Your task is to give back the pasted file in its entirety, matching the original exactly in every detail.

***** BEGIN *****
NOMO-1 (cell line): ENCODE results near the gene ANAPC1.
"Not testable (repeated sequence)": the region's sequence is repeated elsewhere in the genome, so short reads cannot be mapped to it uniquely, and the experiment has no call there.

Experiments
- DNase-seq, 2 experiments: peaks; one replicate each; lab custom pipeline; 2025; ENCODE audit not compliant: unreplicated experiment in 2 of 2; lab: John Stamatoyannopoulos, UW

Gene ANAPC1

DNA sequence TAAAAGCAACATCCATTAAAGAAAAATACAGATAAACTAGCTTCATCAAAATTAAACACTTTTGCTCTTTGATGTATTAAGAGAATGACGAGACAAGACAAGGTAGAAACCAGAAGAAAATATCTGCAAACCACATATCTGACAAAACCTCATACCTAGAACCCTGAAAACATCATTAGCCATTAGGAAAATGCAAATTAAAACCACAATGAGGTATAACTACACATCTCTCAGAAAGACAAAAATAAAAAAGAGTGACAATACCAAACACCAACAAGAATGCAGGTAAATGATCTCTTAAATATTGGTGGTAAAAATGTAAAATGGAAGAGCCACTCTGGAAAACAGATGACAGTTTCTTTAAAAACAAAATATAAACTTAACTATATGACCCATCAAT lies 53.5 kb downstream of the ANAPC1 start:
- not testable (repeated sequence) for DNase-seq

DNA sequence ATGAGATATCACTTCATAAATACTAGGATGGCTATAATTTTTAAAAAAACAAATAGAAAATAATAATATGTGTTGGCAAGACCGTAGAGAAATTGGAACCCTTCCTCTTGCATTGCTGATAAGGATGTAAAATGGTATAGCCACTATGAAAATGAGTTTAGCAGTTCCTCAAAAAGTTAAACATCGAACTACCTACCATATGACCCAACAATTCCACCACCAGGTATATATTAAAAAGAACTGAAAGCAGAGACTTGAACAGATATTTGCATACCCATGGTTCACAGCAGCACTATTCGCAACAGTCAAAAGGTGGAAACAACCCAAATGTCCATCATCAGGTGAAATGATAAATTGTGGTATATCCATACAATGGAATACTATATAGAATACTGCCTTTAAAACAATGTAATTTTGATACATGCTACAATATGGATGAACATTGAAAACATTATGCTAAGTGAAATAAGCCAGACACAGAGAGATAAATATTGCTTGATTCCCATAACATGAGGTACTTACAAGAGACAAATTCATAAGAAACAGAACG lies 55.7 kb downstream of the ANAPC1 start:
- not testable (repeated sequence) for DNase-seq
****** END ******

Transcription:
NOMO-1 (cell line): ENCODE results near the gene ANAPC1.
"Not testable (repeated sequence)": the region's sequence is repeated elsewhere in the genome, so short reads cannot be mapped to it uniquely, and the experiment has no call there.

Experiments
- DNase-seq, 2 experiments: peaks; one replicate each; lab custom pipeline; 2025; ENCODE audit not compliant: unreplicated experiment in 2 of 2; lab: John Stamatoyannopoulos, UW

Gene ANAPC1

DNA sequence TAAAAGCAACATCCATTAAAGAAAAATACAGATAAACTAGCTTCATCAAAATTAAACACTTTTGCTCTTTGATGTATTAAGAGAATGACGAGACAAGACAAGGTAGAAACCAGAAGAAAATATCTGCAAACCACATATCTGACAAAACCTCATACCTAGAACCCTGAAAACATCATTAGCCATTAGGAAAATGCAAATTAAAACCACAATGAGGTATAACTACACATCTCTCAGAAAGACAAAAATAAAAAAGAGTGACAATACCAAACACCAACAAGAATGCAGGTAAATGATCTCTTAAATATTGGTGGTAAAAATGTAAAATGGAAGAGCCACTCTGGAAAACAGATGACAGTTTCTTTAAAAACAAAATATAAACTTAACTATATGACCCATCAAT lies 53.5 kb downstream of the ANAPC1 start:
- not testable (repeated sequence) for DNase-seq

DNA sequence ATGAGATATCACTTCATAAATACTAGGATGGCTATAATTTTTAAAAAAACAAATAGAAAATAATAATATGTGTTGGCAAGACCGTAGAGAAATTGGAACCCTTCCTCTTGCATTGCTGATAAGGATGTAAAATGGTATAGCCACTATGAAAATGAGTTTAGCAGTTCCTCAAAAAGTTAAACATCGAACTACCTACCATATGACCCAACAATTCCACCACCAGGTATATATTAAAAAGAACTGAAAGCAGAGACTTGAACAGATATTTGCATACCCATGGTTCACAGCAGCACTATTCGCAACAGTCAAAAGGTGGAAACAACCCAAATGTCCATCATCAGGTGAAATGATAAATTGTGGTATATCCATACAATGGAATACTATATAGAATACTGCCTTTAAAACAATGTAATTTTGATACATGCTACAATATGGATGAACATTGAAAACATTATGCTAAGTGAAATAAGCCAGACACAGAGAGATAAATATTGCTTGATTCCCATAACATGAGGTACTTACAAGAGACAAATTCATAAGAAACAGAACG lies 55.7 kb downstream of the ANAPC1 start:
- not testable (repeated sequence) for DNase-seq